- Setting up a remote node requires access to a full node that has the entire blockchain downloaded right?
- So does this mean my remote node can do everything as if it had the full blockchain downloaded?
- What are some cons about this setup?
- Can I make a send transaction using a remote node setup? Currently the remote node is setup to node.moneroworld.com port 18089
Yes, you can.
First of all, a "remote node" simply means a full node which is not running on the same machine as your wallet software. Any remote node is a full node. Maybe you control it, maybe you don't. If you connect to some node on node.moneroworld.com then those will belong to other people who're running a full node and have opened them to remote wallets.
In the diagram above, we can say the following:
Network 2 is probably the most common set-up. One machine, one node, one wallet. Node N5 is a localhost node to wallet W4 because they're on the same computer as the node. The node N5 is not accepting wallet connections from outside, so it can not be used as a remote node. This is the default set-up for people running a full node. Of course, the user can add more wallets easily, they will all connect to N5 automatically.
Node N1 is a localhost node to wallets W1 and W2 because they're on the same machine as the node.
The node is also accepting wallet connections from local network and because of that N1 is a remote node to wallet W3 since N1 and W3 are running on different machines. Since N1 is not accepting wallet connections from the internet but just from local network, we could say it's a private remote node.
Machine PC4 runs only the wallet W5 and no node. It must connect to some remote node to be able to refresh the wallet and send transactions. It's connected to a public remote node N2. If owner of machine PC4 wants to sync another wallet, he must connect it to a remote node as well. Since every new wallet refresh requires sending some data between the wallet and the node, it's not efficient to use remote nodes for many wallets. Would be better to download the whole blockchain by running a node and then you're much faster to sync each wallet.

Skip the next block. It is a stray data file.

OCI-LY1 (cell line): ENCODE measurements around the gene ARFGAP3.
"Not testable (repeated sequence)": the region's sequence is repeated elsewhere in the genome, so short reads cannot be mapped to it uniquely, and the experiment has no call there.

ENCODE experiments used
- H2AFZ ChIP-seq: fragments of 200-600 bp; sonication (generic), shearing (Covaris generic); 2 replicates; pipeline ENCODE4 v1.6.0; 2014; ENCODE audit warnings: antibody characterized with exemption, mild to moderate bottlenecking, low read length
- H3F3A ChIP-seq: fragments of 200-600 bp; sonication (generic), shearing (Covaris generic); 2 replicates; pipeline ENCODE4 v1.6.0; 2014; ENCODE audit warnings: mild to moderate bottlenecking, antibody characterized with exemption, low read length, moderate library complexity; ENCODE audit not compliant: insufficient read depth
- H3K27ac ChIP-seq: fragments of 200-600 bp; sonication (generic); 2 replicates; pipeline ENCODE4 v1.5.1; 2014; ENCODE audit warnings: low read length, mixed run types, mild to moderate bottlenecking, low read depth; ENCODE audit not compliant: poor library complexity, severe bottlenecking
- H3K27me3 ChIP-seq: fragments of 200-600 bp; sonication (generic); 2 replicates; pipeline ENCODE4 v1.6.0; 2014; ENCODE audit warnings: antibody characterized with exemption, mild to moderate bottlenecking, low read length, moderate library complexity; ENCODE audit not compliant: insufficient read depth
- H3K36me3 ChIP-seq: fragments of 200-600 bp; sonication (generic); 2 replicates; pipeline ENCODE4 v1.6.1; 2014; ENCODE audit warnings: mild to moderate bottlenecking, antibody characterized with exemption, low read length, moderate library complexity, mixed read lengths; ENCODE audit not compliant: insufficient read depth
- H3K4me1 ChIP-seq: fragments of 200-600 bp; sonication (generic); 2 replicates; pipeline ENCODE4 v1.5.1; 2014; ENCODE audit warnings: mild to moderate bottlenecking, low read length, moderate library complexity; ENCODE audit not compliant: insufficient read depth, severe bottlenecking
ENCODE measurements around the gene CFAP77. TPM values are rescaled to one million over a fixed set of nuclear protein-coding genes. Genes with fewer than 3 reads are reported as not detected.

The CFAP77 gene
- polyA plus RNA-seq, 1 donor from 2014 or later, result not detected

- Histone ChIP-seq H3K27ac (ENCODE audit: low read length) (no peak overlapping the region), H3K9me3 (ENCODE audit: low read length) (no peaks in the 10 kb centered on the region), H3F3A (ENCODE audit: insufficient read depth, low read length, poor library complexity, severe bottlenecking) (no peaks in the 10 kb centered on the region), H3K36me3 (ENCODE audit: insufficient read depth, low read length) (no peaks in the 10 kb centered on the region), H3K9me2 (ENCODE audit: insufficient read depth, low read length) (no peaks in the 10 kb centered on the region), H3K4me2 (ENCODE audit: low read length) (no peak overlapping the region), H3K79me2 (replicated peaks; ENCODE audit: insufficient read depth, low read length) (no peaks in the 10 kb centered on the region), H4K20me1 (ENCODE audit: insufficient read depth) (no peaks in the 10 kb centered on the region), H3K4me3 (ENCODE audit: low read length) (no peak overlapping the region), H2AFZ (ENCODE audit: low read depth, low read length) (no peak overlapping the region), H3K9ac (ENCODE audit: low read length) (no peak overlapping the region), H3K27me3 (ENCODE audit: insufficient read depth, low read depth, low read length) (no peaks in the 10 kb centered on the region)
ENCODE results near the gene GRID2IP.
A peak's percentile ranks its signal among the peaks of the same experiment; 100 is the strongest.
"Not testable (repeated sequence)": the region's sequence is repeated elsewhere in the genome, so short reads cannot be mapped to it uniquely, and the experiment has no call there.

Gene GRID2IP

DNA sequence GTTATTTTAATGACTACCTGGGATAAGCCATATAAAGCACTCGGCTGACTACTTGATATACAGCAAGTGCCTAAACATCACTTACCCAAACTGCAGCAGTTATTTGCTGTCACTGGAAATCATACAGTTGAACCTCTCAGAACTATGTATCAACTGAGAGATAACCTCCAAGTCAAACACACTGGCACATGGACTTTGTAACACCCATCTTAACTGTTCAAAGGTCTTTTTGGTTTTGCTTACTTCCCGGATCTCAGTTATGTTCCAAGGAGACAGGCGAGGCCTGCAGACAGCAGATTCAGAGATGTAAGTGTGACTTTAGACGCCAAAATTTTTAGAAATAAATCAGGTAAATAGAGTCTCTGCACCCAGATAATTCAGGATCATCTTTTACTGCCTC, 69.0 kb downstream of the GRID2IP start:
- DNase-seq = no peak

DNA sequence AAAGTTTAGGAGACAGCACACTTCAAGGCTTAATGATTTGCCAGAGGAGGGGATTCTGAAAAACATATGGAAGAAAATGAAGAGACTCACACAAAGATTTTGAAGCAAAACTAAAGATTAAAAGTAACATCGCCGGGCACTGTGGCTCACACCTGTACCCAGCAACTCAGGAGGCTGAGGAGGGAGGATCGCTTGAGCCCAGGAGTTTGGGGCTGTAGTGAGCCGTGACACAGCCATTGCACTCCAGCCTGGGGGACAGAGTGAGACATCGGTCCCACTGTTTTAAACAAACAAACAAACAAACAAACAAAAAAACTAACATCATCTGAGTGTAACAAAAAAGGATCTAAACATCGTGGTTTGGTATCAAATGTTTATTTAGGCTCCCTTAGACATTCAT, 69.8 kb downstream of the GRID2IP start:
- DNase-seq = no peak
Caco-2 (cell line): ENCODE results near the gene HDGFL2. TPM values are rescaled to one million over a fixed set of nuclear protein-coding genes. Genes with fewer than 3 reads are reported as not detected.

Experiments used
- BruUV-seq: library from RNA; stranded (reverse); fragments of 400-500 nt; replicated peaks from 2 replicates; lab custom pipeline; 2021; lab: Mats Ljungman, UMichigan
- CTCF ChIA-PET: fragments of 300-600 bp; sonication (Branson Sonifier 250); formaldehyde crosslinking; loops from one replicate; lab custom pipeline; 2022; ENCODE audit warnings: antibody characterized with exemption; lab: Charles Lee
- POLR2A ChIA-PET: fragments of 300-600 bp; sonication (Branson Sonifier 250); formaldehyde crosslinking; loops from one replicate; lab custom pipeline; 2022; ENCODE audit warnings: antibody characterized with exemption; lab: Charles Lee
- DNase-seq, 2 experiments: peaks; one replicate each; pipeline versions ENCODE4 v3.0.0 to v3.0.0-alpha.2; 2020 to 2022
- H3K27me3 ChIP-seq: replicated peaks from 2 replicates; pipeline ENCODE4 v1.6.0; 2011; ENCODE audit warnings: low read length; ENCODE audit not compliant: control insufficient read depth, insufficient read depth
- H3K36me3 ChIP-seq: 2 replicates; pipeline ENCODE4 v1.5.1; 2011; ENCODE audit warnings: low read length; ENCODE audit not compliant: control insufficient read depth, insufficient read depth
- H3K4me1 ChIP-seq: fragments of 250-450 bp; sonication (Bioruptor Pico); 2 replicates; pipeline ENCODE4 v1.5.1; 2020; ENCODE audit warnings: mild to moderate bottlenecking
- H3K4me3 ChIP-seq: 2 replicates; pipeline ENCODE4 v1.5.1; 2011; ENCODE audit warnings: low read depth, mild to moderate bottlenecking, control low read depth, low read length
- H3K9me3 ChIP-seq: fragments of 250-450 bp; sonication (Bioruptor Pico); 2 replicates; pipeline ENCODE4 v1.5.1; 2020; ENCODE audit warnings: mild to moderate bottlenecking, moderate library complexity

Setting up a remote node requires access to a full node that has the entire blockchain downloaded right?
"Setting up a remote node" just means that you run your node with a few extra parameters, and that you allow your firewall to accept incoming connections, as explained on the same site you linked. So, a remote node is a full node and it also has the full blockchain downloaded - just like any node.
How To Include Your Node On Moneroworld
If you would like to offer your node up for inclusion in the Moneroworld Network of Open Nodes, you can simply add the code bellow to the launch of your daemon (and open your firewall), and the MoneroWorld script will sniff you out and add your node to the random list.
--rpc-bind-ip YOUR.EXTERNAL_IP.GOES.HERE --rpc-bind-port 18089 --restricted-rpc --confirm-external-bind
So does this mean my remote node can do everything as if it had the full blockchain downloaded?
"as if it had the full blockchain downloaded" doesn't make sense. Any node has the full blockchain downloaded by definition. If you mean whether your wallet connected to a remote node can do everything then yes, it mostly can. You can refresh and send, but can't mine or control the node in other ways.
What are some cons about this setup?
- It's slower and wasteful if you need to sync multiple wallets
- It's putting extra load on people who volunteer to run their remote nodes
- It doesn't help the network
- It allows your TX-es and IP to be linked by the node
- Maybe some other privacy loss (because the node provides you with the decoy outputs as well but I'm not sure if the wallet or the node decides the block heights)
Can I make a send transaction using a remote node setup? Currently the remote node is setup to node.moneroworld.com port 18089